Were you at AIEA? What did I miss? What struck you as really important threads coming out of the conference? Send me an email — your perspectives help me shape coverage in latitude(s).
Around the Globe
Sen. Charles Grassley, an Iowa Republican and a longtime critic of Optional Practical Training, has sent a letter to the secretary of Homeland Security, questioning a decision to add 22 new fields to those that qualify for the longer work period for STEM majors.
A new bill would exempt California public colleges from an environmental law that could force Berkeley to cap enrollments. Berkeley’s neighbors used the law to challenge enrollments, which could result in fewer international and other out-of-state students.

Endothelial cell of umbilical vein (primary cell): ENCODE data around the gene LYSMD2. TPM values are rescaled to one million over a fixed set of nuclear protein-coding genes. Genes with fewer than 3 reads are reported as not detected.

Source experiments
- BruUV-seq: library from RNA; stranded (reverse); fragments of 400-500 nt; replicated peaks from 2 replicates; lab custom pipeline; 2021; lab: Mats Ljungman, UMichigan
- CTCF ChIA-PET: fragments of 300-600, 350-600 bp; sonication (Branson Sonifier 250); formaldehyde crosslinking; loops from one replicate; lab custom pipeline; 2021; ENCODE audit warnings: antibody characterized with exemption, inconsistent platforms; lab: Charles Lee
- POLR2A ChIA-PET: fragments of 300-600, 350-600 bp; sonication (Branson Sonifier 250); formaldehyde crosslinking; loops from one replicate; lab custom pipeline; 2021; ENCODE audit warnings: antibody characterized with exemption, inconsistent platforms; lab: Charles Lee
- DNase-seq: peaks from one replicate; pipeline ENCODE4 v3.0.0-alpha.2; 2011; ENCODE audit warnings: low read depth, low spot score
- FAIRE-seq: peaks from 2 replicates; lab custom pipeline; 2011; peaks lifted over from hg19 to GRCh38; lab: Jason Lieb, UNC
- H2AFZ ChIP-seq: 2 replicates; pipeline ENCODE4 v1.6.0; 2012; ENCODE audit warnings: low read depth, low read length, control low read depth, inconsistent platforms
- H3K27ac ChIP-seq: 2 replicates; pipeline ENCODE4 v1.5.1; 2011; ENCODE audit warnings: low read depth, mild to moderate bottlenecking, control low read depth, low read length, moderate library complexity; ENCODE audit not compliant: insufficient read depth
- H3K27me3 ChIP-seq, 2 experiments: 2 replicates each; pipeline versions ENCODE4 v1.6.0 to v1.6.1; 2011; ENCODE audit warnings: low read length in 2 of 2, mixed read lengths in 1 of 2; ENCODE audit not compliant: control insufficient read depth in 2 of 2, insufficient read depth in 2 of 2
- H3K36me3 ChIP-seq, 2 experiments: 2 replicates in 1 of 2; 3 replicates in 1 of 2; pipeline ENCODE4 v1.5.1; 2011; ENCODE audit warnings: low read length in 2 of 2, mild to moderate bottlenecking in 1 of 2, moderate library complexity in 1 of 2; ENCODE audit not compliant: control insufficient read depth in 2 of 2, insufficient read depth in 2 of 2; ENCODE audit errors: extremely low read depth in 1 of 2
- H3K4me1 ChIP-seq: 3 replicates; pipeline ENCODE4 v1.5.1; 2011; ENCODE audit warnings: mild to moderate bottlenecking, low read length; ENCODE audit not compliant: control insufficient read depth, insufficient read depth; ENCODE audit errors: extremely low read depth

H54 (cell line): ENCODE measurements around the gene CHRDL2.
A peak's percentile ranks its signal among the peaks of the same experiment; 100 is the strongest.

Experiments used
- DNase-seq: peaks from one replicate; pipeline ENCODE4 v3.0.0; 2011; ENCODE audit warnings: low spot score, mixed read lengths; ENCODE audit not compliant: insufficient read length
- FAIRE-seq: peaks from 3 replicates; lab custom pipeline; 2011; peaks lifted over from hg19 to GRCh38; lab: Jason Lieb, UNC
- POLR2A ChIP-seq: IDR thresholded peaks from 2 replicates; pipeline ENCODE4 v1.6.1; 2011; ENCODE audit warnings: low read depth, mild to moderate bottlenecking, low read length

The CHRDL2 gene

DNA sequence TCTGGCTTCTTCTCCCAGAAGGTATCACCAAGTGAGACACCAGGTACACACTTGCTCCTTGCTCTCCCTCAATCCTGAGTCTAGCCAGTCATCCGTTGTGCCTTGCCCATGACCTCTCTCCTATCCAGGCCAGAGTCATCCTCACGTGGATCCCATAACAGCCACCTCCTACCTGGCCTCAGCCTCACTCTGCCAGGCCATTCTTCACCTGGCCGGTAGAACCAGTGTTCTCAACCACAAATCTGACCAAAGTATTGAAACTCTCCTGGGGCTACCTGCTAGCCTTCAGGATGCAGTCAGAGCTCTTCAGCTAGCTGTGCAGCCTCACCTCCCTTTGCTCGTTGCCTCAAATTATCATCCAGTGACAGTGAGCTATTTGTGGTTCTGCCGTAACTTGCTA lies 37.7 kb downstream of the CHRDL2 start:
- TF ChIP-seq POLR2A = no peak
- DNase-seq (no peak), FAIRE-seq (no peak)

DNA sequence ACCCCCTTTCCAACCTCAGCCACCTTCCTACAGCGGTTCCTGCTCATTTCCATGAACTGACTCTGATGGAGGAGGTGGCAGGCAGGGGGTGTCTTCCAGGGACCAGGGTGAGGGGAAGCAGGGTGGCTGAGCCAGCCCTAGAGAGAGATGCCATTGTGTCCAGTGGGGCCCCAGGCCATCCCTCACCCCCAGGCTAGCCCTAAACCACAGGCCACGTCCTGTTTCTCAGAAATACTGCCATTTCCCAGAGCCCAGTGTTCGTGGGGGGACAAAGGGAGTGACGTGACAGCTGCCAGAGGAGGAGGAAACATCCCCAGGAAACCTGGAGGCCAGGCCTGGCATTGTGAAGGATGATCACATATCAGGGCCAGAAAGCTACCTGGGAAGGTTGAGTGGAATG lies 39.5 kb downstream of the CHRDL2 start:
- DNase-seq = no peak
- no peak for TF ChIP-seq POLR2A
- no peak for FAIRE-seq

Just-released data show that international applications are up more than 10 percent at Berkeley. The number of international students seeking to study at a UC campus increased 7 percent.
More American students have applied to study at British universities since Brexit.
A former researcher at Duke University and National University of Singapore’s joint medical campus pleaded guilty to spying for Russia .
There is pent-up student demand for education abroad, according to a survey by Terra Dotta.
An Indian court has ordered a Rutgers historian to take down tweets accusing a biographer of Vinayak Damodar Savarkar, a Hindu nationalist politician, of plagarism.
Students in New Zealand may not have received hardship funds meant to help them during the pandemic.
The City University of Hong Kong student union is facing a national-security law investigation.
Congrats to this year’s Simon Award winners: College of Lake County, Kent State, Marist, Northeastern, and Northwestern.
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’Til next week —Karin